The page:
Posted by: MYPLACE FP7 | April 7, 2012

Kupchino – “a city within a city”

MYPLACE team members at Centre for Youth Research, Higher School of Economics (St Petersburg),  present their latest blog this one on observations of one of their MYPLACE field locations, Kupchino.

For more information on the MYPLACE project, visit the project’s website: HERE

Kupchino is the informal name for the part of the Frunzensky administrative district in the south of St. Petersburg. Soviet-time panel housing, broad avenues, lots of open space – everything is big here, too big for people. The landscape is quite boring – what you see are the monotonous ‘type design’ buildings from 1970s and 1980s with only a few new constructions.

Broad streets and large open spaces – characteristic features of Kupchino’s landscape

Though Kupchino is not (geographically) far from the historical centre of St. Petersburg it feels isolated. The district is separated from the ‘mainland’ by the industrial area in the north, railways in the east and west, and the ring road in the south. The district with more the 390 thousands inhabitants only has one underground station – on the periphery, near the southern border of the city. Navigation is thus quite complicated: people have to take buses, marshrutki (small buses operated by private companies) and trams to get to the metro stations in other parts of the city. Most of them do it every day – many people work and study in other parts of St. Petersburg.

But the worst thing is that Kupchino has a bad reputation in St. Petersburg. When one asks the St. Petersburg dwellers about the areas in the city where they wouldn’t recommend a visitor to go – they will probably mention Kupchino. It is believed that all the gopniki (bandits) live in Kupchino, and it’s better to avoid the neighborhood. Especially by night.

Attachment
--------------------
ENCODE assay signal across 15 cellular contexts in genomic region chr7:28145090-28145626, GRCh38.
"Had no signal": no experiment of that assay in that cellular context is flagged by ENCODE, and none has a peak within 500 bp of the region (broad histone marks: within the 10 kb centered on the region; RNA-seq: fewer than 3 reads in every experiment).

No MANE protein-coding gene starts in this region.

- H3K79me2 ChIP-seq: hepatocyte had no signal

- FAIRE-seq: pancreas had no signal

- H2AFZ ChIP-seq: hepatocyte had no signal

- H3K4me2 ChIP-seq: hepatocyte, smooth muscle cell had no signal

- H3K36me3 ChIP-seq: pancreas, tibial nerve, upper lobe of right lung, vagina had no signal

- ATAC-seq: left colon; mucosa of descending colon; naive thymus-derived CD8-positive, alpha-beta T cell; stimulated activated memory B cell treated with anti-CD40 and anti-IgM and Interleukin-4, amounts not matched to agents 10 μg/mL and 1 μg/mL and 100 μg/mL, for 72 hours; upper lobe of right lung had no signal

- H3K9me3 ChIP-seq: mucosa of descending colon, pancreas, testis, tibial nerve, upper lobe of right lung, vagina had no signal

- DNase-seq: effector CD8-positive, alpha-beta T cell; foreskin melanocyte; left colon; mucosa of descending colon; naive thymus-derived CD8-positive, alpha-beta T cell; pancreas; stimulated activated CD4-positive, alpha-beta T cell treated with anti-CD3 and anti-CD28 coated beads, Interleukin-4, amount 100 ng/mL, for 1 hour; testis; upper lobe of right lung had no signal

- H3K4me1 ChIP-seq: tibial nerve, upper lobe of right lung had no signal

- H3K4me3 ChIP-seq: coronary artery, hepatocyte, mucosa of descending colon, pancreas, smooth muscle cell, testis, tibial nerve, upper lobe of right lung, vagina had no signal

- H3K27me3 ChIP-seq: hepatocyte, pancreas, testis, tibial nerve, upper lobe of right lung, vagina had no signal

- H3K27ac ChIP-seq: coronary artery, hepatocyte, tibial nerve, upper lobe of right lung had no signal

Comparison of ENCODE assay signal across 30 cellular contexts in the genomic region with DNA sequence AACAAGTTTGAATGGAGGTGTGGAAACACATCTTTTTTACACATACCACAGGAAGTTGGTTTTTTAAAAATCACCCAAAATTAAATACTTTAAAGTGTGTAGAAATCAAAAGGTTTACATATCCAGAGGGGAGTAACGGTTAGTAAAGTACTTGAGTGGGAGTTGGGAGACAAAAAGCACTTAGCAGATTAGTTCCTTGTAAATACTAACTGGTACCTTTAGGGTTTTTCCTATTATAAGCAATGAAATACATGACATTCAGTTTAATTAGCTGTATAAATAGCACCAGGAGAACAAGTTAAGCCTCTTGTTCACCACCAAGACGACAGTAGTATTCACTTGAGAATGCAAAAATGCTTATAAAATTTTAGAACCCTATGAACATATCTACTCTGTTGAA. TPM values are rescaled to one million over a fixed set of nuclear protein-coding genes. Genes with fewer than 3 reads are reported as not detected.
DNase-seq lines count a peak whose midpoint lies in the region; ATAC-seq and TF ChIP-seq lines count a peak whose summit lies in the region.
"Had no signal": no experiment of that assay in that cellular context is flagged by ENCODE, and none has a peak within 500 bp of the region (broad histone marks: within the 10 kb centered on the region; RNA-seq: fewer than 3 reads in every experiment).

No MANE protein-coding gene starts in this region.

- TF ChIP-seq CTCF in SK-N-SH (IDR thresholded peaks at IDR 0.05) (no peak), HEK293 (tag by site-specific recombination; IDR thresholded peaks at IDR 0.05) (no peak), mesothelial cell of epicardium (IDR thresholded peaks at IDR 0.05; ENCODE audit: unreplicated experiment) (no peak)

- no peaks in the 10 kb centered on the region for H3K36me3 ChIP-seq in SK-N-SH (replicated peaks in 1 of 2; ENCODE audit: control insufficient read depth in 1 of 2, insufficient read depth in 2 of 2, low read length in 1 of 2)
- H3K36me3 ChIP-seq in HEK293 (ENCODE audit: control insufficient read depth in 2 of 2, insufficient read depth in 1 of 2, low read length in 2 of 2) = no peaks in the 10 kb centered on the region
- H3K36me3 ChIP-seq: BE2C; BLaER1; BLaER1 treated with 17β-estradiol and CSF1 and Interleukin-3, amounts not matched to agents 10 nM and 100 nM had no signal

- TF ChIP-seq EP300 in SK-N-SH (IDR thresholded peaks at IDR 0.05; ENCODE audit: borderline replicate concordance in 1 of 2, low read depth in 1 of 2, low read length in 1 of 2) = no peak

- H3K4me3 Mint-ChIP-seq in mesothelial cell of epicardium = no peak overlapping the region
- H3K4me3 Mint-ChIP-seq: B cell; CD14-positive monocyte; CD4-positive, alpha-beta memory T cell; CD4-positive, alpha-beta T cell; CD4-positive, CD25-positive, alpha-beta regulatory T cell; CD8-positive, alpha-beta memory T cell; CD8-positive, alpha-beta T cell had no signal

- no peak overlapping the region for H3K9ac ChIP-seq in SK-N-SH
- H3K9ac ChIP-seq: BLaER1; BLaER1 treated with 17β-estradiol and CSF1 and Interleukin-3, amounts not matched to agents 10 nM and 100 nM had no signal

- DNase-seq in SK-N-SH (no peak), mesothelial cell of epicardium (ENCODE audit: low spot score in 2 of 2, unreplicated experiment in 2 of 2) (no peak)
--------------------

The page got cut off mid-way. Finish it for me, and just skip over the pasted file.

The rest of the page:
Young people having picnic in the Park of the Internationalists – the largest public park in Kupchino

These are the usual ‘Kupchino’ stereotypes well known in St. Petersburg: dangerous, ugly and remote. The interesting fact is that the locals, kupchintsy (Kupchino inhabitants) as they call themselves, would not agree. Kupchino has probably the strongest local identity among all the districts in St. Petersburg. One of our focus-group participants (in the framework of the WP3) who happened to be from Kupchino mentioned this when he introduced himself to the others: “I’m from Kupchino. Well, I think that already tells you a lot about me”.

There are lots of blogs, sites and forums on the Internet dedicated to Kupchino, its history and everyday life. There are groups in the popular social network “Vkontakte” where people organize local meetings and exchange information. They often reproduce the stereotypes calling Kupchino “The South Ghetto”, making fun of the criminal image of the neighbourhood. The popular picture on Vkontakte is the map of the informal areas within Kupchino that corresponded with the gangs’ names that used to control the place in the 1990s, when the political and economic system in Russia collapsed leaving space for many informal and criminal activities.

However, in the interviews the kupchintsy mention how green, nice and friendly Kupchino now is. They are trying to fight the stereotypes: one way to do it is creating the history for Kupchino – it is often dated back to 17th century (when the city St. Petersburg itself wasn’t yet established, but on the site of contemporary Kupchino a Finnish village Kupsilla existed).

The other way is creating a positive vision of the district’s future: it is strengthened by the hopes to have two new metro stations soon and the active policies of the district’s administration that works on improving the Kupchino’s image. For example, a new ‘creative space’ in the ex-cinema hall ‘Fakel’ works since several months, a newspaper ‘The Non-Sleeping District’ is regularly issued, and different public events are organized.

Public event – 75 anniversary of Frunzensky district (April 2011)

We enter the field in Kupchino at the very interesting period in its development – when the identity and history are negotiated and reinterpreted.


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